Meet the area’s newest graduates

Lesser Slave Lake Indian Regional Council, Environment Program, and Sucker Creek First Nation offered a six-week community-based training program called the Building Environment Aboriginal Human Resource Environment Monitoring Program, ECO Canada. Left-right are graduates Calandra Willier, Travis Willier, Jacqueline Calliou, Edna Willier, Alice Calliou and Morgan Bellerose.

SPN Staff

The Building Environment Aboriginal Human Resource Environment Monitoring Program is a community-based culturally relevant and nationally recognized program.

The training provides students with an opportunity to work on existing community concerns and development projects. It involves networking with a variety of people in industry, government and their communities.

The BEAHR program curriculum is set up into modules. Six-week training core modules must be completed in the program.

The BEAHR Environment Monitor Program was held in Sucker Creek First Nation and consisted of three-core modules plus two-weeks of Regulatory Specialization. Primary topics are environment legislation and environmental effects of monitoring.

In preparation for the training program: funding, sponsors for students, guest speakers, Elders [knowledge holders], field trips, Internet access and classroom space was arranged to ensure students had the best access to information and knowledge during their training.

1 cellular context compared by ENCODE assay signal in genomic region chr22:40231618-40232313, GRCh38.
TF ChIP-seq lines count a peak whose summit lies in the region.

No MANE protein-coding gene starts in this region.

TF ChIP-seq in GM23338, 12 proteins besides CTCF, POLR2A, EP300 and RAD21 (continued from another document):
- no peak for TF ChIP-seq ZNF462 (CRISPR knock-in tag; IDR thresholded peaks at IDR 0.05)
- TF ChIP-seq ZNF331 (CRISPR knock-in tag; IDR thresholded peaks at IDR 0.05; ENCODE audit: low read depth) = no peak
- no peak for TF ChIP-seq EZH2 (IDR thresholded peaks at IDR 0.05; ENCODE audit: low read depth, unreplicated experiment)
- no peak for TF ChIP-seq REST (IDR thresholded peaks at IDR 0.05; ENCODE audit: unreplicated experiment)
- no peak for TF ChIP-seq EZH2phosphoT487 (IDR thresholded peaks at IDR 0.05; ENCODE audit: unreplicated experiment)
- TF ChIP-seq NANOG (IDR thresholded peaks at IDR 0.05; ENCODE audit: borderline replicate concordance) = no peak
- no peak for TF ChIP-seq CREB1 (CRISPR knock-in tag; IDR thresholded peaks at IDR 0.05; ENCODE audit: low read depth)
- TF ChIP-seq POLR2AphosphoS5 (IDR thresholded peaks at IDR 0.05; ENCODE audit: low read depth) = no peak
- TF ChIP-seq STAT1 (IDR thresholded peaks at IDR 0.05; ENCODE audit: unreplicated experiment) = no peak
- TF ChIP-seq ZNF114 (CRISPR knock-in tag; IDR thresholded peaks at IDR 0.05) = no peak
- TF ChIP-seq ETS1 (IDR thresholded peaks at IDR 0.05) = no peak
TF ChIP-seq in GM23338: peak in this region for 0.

Sucker Creek First Nation encourages interested industry and government supports to participate in a variety of the curriculum sections, including a variety of topics from how a resource works to health and safety topics.

Field trips to propose, existing, and reclaimed resource development project where set up. During the training, students were responsible for daily collection of baseline data about the area and for specific projects, involving looking at the past, present and future of traditional use.

The best part was getting to meet with the Sucker Creek Elders and community members to record and map historical sites, changes they see from wildlife, plants, other scared sites identified and waterways huge change.

Employment opportunities are growing in the environmental field. These graduates will find opportunities with industry, and government and their First Nations communities is a result of the need to build community capacity for both in First Nation Land Management and consultation offices. These offices are responsible to review environmental impact assessments and provide input on traditional land use before development projects. The graduates are trained to assist with this work.

Carol Crowe was the lead in structure for Indigenous Vision Inc. and her team of professional instructors.

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